Specific Oxygen Uptake Rate (SOUR)

This laboratory activity explores the SpecificOxygen Uptake Rate analysis (SOUR) and its use in measuring the metabolic activity of organisms in aquatic systems.

Background

Microorganisms use oxygen as they consume food in an aerobic aquatic system. The rate at which they use oxygen is an indicator of the biological activity of the system and is called the Oxygen Uptake Rate (OUR). High oxygen uptake rates indicate high biological activity; low oxygen uptake rates indicate low biological activity. In biological waste treatment facilities, oxygen uptake rates are used to monitor performance of process units. The analysis is based on a series of dissolved oxygen (DO) measurements taken on a sample over a period of time. The test is most valuable for plant operations when combined with volatile suspended solids data. Combining oxygen uptake and volatile suspended solids data yields a value called the Specific Uptake Rate (SOUR). Specific Uptake Rates (SOUR) describe the amount of oxygen used by the microorganisms to consume one gram of food and is reported as mg/L of oxygen used per gram of organic material per hour. The specific uptake rate is valuable when comparing one aquatic system with another or if a single system is to be charted over time. The performance of one aeration basin can be compared with another or the biological activity in a stream can be studied and compared both above and below a waste outfall. Furthermore, toxic or high organic loads can often be detected before severe deterioration of effluent quality occurs. Changes in the SOUR on effluent samples will indicate changes in loading.

Introduction

Biological waste treatment in the activated sludge process is based on the ability of the microorganisms to utilize dissolved oxygen in breaking down soluble organic substances. The oxygen uptake test is a means of measuring the respiration rate of the organisms in the activated sludge process. Since it measures the oxygen used in the process, it is a useful tool in the evaluation of process performance, aeration equipment and biodegradability of the waste. So that comparisons can be made between various plants, it is usually expressed as the SOUR (specific uptake rate); i.e. the amount of oxygen in mg utilized by one gram of the volatile suspended solids in the activated sludge, in on hour.

Equipment

  1. Dissolved Oxygen Meter with probe adapted to BOD bottle
  2. 300 ml BOD bottle
  3. Magnetic stirrer and magnetic stirring bar
  4. Timer

Procedure

  1. Collect sample of mixed liquor suspended solid (MLSS) from local wastewater treatment facility.
  2. Continuously aerate sample prior to initiation of step 5 of experimental protocol.
  3. Calibrate the DO probes.
  4. Fill a 300-mL BOD bottle with an MLSS sample. Immediately after filling, place a glass stopper in the bottle.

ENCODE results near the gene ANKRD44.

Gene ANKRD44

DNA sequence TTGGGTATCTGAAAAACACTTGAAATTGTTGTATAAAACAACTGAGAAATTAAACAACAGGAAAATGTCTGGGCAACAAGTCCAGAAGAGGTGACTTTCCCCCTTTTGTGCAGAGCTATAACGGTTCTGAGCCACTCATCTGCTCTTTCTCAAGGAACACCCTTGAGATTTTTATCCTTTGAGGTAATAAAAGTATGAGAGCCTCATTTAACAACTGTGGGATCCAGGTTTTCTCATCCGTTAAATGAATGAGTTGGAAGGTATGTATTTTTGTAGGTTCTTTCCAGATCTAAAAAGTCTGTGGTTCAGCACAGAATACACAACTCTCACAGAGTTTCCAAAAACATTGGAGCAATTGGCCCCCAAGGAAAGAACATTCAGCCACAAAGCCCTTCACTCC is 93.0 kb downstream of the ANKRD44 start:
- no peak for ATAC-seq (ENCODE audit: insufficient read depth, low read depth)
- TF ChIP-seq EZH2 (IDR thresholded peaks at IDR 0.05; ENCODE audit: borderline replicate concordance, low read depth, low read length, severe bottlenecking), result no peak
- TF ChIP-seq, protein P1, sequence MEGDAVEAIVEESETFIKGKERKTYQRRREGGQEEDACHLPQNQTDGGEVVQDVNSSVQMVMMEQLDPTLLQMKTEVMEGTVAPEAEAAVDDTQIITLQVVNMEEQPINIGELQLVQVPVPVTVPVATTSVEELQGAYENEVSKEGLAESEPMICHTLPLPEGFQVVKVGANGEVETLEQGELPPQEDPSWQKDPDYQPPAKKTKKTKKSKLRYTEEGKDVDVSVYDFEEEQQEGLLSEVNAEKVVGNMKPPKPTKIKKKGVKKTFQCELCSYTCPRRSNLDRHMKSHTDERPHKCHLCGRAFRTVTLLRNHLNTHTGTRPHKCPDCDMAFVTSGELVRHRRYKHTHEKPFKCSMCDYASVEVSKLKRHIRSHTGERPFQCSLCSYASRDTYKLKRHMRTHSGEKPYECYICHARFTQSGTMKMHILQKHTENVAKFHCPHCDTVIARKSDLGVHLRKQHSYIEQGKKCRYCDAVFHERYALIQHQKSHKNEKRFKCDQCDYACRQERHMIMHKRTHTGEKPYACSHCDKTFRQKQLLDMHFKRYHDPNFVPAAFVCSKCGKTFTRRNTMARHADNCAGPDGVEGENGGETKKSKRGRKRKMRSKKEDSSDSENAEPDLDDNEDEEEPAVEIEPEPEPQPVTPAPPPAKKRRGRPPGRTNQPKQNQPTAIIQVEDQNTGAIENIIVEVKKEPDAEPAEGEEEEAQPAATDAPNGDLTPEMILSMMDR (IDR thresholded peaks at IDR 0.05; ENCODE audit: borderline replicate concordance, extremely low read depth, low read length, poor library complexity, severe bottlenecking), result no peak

5. Place the BOD bottle on stirrer with magnetic stir bar.
  6. Place DO probe in the bottle making sure the stopper provides a good seal and switch on the magnetic stirrer.
  7. Measure DO as quickly as possible; record the DO concentration in the bottle as a function of time. Continue to record the DO concentration in the bottle every 30 seconds for approximately 10-15 minutes (it may take longer). The actual time required depends on the rate of oxygen depletion. Allow sufficient time to get at least 1 mg/L DO difference between start and finish of the test. Be sure to record both the DO measurement and the time. The meter reads the DO concentration in mg/L.
  8. At the completion of the experiment, dump aqueous content from BOD bottle back into the appropriately marked container. Wash BOD bottle and repeat experiment with the other sample.

Calculations

  1. Construct a plot of DO vs. time. You should have two curves, one for each sample.
  2. Fit the best straight lines through points.
  3. The slope can now be calculated: two points in time are selected through which the line passes. By subtracting the lower DO value from the higher and dividing the answer by the time interval selected, the slope is obtained.
  4. Calculate Oxygen Uptake Rate for curves representing both bottles A and B. The absolute value of the slope is the oxygen consumption rate in milligrams per liter per minute (mg/L / min). A minimum of five data points in the linear portion of the DO versus time curve is required to calculate the oxygen uptake rate.
  5. Calculate the Specific Oxygen Uptake Rate. The specific oxygen uptake rate (SOUR) can now be calculated. Assume the volatile suspended solids (VSS) concentration (VSS is normally obtained from routine daily solids analysis) is 2400 mg/L.